Once a writer has feedback from the Editorial Department of a publishing house, to what extent do literary agents involve themselves, or make themselves available during the editing/rewriting process?
Presently, I’m an unsigned writer, with a dozen pages of detailed chapter by chapter comments and an invitation to rewrite and return, from a Senior Editor at one of the big houses. I’ve started the rewrite, but wonder whether I ought to seek out an agent to oversee the process of getting the best book possible out of this pile of pages before resubmitting (and hopefully, negotiating a contract). I realise that there are plenty of reasons for working with an agent, but I’d particularly like to know how the editing stage is managed. Many thanks.
I can't speak for all agents on this issue, as I don't know what they all do. So I'll just speak for myself, and I have as little or as much editorial involvement as the author wants me to have. Sometimes I'll read part of a first draft and give feedback on that; sometimes I'll read the full first draft; other authors don't want to show me until draft three or six or whatever number it is when they feel ready.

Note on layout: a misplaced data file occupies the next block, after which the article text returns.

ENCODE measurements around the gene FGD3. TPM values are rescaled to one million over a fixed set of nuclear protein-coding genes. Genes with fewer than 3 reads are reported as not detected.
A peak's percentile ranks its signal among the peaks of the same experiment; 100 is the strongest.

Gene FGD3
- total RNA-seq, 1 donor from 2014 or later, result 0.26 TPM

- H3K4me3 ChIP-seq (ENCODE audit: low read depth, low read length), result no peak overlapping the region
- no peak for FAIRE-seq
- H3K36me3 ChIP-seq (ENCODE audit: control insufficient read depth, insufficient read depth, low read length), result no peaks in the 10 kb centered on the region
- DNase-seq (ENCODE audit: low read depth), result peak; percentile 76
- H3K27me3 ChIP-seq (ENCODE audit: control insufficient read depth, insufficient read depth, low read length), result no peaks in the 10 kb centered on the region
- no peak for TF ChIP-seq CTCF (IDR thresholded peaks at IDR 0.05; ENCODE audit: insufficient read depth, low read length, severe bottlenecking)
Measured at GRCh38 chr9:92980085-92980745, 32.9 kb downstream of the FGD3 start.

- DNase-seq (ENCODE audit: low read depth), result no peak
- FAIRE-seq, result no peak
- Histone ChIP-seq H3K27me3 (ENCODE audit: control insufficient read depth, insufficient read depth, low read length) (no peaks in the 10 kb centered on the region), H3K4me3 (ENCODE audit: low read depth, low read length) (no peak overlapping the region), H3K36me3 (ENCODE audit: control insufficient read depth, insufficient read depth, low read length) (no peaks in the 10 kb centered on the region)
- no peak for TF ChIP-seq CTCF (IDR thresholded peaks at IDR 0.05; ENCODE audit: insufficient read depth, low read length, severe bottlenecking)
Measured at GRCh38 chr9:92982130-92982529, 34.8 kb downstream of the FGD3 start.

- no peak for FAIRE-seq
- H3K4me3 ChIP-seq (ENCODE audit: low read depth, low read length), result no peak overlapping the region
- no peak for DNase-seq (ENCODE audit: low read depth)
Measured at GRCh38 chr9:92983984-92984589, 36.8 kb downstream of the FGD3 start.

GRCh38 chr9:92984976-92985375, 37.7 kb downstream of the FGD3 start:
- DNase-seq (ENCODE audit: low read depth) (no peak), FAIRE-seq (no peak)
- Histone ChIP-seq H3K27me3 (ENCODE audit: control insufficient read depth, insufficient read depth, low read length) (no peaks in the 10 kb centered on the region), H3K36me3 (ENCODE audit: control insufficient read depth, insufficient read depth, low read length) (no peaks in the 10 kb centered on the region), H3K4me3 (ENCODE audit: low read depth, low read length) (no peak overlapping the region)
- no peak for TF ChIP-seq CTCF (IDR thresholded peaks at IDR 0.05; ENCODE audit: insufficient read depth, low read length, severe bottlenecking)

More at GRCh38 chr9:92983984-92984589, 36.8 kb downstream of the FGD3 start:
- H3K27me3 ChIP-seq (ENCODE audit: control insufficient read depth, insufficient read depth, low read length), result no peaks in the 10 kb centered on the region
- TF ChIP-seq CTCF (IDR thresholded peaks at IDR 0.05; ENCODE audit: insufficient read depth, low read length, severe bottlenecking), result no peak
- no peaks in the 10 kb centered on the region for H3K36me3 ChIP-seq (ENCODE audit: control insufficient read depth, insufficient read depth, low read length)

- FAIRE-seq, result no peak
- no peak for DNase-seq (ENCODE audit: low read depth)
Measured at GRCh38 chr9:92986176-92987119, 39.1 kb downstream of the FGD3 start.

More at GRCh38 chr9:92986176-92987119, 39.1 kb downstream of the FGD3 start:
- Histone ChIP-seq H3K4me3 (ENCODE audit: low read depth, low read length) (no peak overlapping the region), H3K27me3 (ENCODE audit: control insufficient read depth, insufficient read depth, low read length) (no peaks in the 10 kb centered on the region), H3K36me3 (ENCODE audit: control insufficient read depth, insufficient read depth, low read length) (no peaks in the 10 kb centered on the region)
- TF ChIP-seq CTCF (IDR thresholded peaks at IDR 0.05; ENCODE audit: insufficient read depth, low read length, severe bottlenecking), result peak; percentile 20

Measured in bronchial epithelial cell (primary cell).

Once the authors have received editorial notes from their editor/publisher, again, it depends how much they want me to be involved, but usually they'll send me the notes and ask me for my opinion, especially on contentious points. And it's just that: an opinion. As is everything with editing. One thing I never want to do is come between them and their editor - that is a very intense relationship that should not have a third party inserted into it, unless there is a fundamental problem with communciation between author and editor. Happily, that doesn't happen very often.